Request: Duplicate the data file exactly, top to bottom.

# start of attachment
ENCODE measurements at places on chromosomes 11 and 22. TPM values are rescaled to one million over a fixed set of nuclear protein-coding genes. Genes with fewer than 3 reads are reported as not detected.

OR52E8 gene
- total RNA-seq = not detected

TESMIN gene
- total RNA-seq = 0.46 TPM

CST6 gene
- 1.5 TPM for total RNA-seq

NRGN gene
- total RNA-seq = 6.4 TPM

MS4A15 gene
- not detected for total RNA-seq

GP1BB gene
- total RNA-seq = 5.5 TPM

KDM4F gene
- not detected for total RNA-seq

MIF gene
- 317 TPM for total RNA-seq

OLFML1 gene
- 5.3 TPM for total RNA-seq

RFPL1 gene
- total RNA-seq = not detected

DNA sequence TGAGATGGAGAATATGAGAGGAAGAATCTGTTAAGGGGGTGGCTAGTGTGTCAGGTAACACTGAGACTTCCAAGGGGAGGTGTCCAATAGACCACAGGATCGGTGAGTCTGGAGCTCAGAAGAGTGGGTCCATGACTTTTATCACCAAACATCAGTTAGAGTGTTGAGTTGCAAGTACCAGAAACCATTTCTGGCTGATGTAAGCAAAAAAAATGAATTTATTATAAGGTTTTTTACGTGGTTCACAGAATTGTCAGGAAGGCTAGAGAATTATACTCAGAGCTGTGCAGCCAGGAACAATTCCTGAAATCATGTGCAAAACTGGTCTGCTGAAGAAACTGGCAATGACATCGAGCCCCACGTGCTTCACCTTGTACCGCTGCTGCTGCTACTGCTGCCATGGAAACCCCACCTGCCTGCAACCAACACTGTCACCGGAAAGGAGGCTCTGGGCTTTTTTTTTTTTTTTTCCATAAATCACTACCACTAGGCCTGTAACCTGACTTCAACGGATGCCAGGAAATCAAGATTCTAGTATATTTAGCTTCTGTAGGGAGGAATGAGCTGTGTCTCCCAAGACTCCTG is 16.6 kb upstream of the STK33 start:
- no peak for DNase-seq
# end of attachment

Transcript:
ENCODE measurements at places on chromosomes 11 and 22. TPM values are rescaled to one million over a fixed set of nuclear protein-coding genes. Genes with fewer than 3 reads are reported as not detected.

OR52E8 gene
- total RNA-seq = not detected

TESMIN gene
- total RNA-seq = 0.46 TPM

CST6 gene
- 1.5 TPM for total RNA-seq

NRGN gene
- total RNA-seq = 6.4 TPM

MS4A15 gene
- not detected for total RNA-seq

GP1BB gene
- total RNA-seq = 5.5 TPM

KDM4F gene
- not detected for total RNA-seq

MIF gene
- 317 TPM for total RNA-seq

OLFML1 gene
- 5.3 TPM for total RNA-seq

RFPL1 gene
- total RNA-seq = not detected

DNA sequence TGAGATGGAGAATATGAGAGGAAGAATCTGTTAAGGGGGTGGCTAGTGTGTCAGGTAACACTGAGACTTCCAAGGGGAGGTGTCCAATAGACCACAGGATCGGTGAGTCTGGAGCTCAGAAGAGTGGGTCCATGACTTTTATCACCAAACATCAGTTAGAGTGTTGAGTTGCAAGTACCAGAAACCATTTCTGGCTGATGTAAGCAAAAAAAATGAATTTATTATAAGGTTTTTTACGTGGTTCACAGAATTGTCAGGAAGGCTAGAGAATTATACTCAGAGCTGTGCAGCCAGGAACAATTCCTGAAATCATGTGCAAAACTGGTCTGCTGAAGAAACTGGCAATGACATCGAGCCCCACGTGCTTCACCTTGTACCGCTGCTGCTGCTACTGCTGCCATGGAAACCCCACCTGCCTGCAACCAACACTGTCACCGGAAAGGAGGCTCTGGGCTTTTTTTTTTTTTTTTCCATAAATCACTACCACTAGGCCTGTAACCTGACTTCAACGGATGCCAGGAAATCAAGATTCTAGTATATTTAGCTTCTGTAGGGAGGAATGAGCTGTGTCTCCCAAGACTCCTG is 16.6 kb upstream of the STK33 start:
- no peak for DNase-seq